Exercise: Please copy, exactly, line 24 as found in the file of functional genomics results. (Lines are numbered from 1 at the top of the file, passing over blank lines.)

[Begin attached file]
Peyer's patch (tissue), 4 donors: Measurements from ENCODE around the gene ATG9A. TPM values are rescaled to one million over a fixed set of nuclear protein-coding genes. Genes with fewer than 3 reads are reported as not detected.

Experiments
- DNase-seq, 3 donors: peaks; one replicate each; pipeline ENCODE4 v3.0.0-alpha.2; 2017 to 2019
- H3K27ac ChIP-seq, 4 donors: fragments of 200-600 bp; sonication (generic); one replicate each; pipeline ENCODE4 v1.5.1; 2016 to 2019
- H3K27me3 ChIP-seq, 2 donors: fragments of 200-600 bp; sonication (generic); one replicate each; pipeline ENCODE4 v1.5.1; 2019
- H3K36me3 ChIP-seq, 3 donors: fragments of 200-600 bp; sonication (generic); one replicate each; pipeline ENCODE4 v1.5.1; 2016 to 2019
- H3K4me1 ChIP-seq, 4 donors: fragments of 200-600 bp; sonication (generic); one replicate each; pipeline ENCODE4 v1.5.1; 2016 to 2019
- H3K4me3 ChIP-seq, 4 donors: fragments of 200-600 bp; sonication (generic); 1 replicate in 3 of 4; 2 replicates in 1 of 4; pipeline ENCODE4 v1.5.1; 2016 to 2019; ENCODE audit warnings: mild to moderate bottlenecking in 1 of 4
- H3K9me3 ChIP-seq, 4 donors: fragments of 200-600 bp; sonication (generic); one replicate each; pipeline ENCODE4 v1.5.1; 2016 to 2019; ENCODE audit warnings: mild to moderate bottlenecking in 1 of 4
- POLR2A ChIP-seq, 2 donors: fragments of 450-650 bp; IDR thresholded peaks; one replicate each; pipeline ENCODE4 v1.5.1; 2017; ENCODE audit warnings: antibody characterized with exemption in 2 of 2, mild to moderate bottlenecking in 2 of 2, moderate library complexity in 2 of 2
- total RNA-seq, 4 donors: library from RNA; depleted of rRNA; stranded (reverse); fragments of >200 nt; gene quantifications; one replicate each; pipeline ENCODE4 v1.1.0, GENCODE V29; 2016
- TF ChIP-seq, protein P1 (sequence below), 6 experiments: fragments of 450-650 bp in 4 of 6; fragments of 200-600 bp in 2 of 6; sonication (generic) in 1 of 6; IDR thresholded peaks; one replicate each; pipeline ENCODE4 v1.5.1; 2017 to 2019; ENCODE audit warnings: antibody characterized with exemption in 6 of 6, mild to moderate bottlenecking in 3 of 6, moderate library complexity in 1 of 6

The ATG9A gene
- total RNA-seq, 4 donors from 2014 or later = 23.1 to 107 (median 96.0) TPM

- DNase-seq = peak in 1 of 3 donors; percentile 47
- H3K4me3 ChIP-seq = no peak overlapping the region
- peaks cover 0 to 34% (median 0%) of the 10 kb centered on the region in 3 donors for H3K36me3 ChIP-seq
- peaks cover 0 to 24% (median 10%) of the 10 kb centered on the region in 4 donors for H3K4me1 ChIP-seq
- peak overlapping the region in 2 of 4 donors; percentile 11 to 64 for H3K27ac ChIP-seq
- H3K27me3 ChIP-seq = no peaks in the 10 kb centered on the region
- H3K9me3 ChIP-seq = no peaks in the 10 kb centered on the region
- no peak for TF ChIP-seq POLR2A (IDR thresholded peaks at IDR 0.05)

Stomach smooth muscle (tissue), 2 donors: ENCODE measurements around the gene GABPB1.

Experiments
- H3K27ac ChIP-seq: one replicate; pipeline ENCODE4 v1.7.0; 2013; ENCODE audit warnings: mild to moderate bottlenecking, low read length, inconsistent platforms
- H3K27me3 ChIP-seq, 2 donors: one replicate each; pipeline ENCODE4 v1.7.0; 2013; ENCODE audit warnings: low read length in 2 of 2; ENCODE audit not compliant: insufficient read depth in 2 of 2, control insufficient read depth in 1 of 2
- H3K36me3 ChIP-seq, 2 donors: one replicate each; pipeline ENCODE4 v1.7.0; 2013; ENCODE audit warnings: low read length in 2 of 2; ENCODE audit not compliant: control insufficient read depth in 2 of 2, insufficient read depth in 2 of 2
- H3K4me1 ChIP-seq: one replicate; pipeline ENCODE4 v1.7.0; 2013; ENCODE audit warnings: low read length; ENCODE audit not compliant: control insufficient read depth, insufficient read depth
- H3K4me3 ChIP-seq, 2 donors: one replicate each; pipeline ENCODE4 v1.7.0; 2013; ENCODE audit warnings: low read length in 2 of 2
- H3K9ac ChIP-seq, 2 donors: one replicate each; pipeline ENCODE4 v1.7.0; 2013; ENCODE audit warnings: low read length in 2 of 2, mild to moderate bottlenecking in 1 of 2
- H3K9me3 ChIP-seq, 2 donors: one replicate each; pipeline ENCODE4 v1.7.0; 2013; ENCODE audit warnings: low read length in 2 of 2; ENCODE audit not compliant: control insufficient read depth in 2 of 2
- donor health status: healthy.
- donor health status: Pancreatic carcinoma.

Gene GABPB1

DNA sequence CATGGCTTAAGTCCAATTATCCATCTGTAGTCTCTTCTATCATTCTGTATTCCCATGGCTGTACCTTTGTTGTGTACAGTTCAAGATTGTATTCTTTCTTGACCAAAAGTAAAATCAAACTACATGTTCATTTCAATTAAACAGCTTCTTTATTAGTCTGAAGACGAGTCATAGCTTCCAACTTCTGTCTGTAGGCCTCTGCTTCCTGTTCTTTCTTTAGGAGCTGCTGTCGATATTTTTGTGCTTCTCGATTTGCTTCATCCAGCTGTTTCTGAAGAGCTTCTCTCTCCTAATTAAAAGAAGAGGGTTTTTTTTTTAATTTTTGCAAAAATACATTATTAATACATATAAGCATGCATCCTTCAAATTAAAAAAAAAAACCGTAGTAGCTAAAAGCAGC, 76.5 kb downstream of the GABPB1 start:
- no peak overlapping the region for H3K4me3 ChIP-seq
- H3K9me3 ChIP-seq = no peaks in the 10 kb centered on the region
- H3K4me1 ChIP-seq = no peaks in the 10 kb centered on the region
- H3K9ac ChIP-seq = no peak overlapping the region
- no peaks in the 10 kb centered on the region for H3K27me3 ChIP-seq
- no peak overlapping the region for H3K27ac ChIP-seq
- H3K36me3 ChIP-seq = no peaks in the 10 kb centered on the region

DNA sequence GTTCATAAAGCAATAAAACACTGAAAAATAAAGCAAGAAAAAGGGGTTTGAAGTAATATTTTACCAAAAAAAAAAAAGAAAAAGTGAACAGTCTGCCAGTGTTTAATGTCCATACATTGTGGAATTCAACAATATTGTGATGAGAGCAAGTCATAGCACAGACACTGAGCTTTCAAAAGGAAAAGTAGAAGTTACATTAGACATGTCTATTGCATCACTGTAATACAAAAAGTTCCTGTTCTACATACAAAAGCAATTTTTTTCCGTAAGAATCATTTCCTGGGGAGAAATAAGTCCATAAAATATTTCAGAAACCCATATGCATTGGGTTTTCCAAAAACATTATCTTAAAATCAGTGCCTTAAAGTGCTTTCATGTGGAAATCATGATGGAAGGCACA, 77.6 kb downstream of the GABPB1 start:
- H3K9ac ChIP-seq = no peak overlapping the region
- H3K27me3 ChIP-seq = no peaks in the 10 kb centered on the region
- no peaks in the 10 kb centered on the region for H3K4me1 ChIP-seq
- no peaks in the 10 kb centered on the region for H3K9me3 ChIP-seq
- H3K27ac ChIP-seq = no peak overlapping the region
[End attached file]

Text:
Experiments